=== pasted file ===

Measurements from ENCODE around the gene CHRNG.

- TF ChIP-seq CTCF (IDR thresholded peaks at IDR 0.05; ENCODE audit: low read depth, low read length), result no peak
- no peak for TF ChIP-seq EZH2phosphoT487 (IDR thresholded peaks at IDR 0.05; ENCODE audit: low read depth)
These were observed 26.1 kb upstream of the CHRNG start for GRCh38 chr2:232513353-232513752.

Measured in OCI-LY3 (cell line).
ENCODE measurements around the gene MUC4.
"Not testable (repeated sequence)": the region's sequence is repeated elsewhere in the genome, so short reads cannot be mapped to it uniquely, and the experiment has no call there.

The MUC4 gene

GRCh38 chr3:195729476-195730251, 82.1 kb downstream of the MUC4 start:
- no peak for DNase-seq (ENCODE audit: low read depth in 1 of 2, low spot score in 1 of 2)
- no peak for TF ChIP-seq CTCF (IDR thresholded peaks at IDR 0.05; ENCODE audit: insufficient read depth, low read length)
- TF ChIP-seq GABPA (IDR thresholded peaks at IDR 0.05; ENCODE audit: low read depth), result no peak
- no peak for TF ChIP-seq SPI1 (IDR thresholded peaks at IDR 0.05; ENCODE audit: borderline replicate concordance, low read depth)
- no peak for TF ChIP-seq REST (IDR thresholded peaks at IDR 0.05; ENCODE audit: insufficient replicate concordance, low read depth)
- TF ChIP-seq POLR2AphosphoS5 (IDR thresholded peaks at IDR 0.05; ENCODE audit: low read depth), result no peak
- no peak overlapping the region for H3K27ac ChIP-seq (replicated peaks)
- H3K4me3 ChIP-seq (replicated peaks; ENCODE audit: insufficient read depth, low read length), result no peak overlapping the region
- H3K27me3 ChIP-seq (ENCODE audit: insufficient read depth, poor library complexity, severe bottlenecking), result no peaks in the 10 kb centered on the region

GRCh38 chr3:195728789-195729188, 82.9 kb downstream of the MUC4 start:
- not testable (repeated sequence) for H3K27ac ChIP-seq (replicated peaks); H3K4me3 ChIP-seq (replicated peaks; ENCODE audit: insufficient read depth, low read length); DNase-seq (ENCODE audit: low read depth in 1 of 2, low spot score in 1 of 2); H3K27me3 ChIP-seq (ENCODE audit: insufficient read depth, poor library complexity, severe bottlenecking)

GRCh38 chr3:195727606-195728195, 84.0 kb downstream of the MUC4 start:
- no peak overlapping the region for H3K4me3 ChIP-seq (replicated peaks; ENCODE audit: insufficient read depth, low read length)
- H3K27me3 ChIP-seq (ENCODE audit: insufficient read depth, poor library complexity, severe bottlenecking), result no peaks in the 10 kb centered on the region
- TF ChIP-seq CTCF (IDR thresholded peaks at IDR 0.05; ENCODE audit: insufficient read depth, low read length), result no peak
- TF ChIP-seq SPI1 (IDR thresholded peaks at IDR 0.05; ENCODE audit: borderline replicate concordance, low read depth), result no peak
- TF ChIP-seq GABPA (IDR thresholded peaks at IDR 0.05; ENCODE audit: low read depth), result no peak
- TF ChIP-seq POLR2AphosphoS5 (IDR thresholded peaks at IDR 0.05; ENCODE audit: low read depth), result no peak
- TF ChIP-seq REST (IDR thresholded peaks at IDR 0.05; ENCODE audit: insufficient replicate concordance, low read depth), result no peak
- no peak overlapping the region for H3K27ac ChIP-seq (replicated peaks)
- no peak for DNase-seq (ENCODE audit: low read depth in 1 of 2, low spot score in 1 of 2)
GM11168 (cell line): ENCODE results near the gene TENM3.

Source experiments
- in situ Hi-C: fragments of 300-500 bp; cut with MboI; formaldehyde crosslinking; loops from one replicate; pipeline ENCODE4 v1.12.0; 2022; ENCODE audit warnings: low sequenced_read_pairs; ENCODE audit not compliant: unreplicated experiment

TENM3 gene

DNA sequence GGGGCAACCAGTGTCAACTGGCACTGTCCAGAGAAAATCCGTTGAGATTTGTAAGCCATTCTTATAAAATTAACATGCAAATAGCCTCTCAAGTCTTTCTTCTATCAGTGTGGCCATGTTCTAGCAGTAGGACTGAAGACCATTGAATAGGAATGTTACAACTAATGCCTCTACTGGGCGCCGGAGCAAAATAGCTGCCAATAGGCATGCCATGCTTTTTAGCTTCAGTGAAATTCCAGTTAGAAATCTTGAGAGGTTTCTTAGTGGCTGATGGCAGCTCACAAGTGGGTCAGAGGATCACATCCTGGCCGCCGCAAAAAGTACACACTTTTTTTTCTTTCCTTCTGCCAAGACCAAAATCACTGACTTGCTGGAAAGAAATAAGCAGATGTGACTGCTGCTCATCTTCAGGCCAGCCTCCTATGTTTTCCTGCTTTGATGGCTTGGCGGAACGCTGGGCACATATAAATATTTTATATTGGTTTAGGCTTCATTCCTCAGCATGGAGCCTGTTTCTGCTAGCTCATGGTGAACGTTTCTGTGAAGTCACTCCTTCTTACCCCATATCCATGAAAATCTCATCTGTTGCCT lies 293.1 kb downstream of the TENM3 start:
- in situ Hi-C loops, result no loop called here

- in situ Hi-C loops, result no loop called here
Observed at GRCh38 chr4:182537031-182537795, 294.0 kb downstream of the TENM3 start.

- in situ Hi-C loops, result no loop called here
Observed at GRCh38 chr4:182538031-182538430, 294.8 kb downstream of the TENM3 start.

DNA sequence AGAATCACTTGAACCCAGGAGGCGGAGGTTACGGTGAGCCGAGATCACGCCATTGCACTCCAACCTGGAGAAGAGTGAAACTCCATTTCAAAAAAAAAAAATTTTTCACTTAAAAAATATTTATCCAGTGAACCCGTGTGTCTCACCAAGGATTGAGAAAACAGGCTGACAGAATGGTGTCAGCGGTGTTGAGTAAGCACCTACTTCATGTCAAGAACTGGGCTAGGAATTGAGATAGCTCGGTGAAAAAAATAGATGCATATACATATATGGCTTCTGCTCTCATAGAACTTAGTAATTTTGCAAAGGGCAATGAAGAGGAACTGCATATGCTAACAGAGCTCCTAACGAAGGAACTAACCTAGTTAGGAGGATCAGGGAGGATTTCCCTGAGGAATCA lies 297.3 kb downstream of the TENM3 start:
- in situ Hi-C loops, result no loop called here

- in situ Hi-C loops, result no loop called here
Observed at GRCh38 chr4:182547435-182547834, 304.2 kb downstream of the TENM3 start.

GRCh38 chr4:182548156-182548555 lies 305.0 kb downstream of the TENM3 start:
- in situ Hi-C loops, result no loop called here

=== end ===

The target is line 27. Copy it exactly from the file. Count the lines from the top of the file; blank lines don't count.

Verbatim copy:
- TF ChIP-seq POLR2AphosphoS5 (IDR thresholded peaks at IDR 0.05; ENCODE audit: low read depth), result no peak